The U.S. Senate is heading toward a weekend vote on its $550 billion infrastructure legislation, after Majority Leader Chuck Schumer’s attempt to rush passage late Thursday was thwarted by disagreements over cryptocurrency and other matters.
Senators huddled for hours on and off the floor to discuss final changes to legislation that numbers some 2,702 pages and has been the subject of weeks of negotiations with the White House. But agreement proved elusive and final passage of the massive bill got pushed until at least Saturday.
Schumer blamed Republicans for stalling action.
“We have been trying to vote on amendments all day but have encountered numerous objections from the other side,” he said on the Senate floor just before midnight. “However, we very much want to finish an important bill, so we will reconvene Saturday.”
Among the unresolved issues is how to modify a provision of the bill dealing with reporting requirements for cryptocurrency transactions for tax collections. The cryptocurrency industry said the original version of the bill unfairly targeted them and was too broad in scope.
Senate Finance Committee Chairman Ron Wyden and Republican Senators Pat Toomey and Cynthia Lummis proposed a narrower approach focused on those who conduct transactions on exchanges. But Senators Rob Portman, a Republican, and Democrats Mark Warner and Kyrsten Sinema proposed an 11th-hour alternative endorsed by the White House. It would target some software companies and cryptocurrency miners.
“We believe that the alternative amendment put forward by Senators Warner, Portman, and Sinema strikes the right balance and makes an important step forward in promoting tax compliance,” White House spokesman Andrew Bates said in a statement.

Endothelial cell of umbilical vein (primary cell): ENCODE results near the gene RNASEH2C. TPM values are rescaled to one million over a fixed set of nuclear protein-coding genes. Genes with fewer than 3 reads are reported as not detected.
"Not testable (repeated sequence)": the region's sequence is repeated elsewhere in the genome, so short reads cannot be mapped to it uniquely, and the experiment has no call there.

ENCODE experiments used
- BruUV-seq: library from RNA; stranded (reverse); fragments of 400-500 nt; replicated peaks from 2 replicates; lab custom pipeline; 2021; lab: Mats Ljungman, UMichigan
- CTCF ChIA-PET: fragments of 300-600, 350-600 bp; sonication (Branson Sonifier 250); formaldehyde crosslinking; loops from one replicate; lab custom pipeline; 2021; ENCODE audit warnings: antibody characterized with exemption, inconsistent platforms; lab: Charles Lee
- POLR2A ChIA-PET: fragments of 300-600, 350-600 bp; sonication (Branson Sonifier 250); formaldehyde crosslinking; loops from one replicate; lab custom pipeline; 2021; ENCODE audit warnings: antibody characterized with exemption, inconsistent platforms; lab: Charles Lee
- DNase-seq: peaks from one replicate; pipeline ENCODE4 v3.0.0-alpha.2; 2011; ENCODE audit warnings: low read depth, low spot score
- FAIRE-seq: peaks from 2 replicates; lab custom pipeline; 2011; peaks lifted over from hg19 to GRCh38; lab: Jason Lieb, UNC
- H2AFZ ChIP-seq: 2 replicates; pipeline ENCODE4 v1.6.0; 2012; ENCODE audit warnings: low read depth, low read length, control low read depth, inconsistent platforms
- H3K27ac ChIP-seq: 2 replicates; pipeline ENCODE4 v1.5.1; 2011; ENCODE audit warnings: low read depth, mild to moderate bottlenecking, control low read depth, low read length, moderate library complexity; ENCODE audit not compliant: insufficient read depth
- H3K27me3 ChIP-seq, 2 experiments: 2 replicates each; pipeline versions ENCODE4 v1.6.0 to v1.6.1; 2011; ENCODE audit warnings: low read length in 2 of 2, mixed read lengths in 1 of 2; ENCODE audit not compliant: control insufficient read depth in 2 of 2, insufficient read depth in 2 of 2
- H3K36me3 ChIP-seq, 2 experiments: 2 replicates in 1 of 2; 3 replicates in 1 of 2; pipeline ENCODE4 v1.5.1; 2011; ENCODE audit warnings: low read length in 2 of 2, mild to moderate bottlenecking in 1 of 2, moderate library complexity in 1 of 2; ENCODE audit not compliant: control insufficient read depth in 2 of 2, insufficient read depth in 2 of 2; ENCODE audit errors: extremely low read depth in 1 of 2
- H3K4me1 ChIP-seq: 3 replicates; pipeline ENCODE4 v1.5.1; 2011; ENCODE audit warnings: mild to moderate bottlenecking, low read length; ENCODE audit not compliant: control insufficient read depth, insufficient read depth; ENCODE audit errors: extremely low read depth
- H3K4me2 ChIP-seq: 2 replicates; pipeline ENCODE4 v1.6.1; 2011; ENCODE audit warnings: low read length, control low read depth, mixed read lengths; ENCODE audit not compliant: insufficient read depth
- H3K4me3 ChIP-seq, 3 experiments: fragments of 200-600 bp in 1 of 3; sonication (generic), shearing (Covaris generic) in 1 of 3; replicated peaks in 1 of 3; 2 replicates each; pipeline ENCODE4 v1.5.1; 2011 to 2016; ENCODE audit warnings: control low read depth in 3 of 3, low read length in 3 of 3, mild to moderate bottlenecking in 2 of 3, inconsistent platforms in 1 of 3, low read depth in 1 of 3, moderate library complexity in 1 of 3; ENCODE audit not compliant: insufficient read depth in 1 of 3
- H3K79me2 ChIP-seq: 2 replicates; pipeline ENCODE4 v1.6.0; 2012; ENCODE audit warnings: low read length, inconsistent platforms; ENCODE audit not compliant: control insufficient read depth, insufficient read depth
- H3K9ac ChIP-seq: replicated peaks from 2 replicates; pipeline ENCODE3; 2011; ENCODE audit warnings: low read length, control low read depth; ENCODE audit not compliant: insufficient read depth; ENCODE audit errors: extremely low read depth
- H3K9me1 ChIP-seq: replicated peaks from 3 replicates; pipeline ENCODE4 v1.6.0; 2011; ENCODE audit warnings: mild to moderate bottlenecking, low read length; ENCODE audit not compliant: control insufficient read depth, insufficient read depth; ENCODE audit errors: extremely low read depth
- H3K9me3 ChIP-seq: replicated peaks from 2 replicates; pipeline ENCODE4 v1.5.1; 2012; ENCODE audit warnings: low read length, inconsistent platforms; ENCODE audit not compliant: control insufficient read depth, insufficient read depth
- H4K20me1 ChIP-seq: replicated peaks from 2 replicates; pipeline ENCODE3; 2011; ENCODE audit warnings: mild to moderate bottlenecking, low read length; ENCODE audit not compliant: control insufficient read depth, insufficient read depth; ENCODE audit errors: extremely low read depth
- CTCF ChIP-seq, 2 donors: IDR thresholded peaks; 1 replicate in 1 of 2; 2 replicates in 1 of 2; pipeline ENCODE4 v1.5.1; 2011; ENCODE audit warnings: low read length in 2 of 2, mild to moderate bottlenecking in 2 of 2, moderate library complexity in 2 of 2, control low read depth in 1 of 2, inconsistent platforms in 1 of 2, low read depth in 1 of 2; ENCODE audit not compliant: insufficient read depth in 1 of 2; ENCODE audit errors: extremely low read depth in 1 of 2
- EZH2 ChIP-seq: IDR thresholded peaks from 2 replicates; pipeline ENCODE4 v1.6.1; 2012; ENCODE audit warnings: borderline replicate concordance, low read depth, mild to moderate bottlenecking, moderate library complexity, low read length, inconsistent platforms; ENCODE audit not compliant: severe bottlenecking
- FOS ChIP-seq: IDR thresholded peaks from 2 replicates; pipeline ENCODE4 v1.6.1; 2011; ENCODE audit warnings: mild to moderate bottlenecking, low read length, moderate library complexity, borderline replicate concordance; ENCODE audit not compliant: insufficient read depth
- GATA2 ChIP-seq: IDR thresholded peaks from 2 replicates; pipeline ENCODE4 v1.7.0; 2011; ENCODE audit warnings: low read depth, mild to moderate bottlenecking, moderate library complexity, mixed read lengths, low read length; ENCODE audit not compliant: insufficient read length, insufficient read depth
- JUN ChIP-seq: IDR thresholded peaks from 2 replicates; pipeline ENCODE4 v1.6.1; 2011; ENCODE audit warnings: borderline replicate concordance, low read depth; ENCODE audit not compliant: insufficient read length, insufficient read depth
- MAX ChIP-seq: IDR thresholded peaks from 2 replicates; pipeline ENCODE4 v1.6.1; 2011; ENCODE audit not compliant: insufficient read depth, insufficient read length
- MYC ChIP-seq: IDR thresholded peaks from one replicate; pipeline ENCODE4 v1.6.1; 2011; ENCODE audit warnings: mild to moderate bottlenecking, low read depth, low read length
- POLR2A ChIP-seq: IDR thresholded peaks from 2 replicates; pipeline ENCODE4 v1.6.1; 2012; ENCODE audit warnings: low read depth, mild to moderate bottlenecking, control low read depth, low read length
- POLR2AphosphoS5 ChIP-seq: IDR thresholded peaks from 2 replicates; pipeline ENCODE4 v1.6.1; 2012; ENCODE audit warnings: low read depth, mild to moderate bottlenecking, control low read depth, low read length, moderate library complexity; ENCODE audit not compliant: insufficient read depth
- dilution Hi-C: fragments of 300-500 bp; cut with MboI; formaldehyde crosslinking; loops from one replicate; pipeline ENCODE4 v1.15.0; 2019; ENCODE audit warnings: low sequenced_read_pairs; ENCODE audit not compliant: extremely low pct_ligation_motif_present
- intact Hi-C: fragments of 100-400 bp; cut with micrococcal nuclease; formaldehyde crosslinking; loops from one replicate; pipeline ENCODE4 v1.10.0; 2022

Toomey said they were at “an impasse” on the issue.
Another pending amendment would allow state and local governments to use up to 30% of their unspent Covid relief funds on infrastructure projects. GOP Senator John Cornyn of Texas, who sponsored the change with Democratic Senator Alex Padilla, said he bargained with the Biden administration on the change, which would free up between $80 billion and $100 billion for projects. But it has yet to be scheduled for a vote.
Schumer and Senate Republicans spent hours attempting to reach an agreement on how many other amendments would be considered before a vote on the legislation. Patience wore thin as the hours passed.
“Everybody’s in a bad mood in there,” California Democratic Senator Dianne Feinstein said as she left the Senator floor late Thursday night.
The infrastructure bill includes $110 billion in new spending for roads and bridges, $73 billion for electric grid upgrades, $66 billion for rail and Amtrak, and $65 billion for broadband expansion. It also provides $55 billion for clean drinking water and $39 billion for transit.
The Congressional Budget Office said Thursday that the bill would add $256 billion to the federal deficit over a decade, though negotiators say the nonpartisan agency didn’t give full credit for the package’s offsets.
The soonest the vote could be held under Senate procedures is Saturday. Many senators were planning to leave Washington Friday to attend the funeral of former GOP Senator Mike Enzi of Wyoming, who died last week following a bicycle accident.
Passage of the infrastructure package would set the stage for later consideration of President Joe Biden’s $3.5 trillion economic package, a partisan drive to overhaul policies on climate change, taxes, health care, immigration and other areas.
Senate Democrats will advance to the Senate in just a few days a fiscal blueprint that helps them trigger a Senate procedure that could short-circuit the filibuster and clear the economic package this fall with only Democratic support.
The infrastructure package still faces challenges in the House, where Democrats can only afford three defectors if Republicans vote in unison against the bill. House Democrats are divided over whether the package spends enough and many Republicans oppose the bill.
House Speaker Nancy Pelosi has said she will hold onto the package until the Senate also acts on the larger economic plan, meeting a demand of progressives in her party.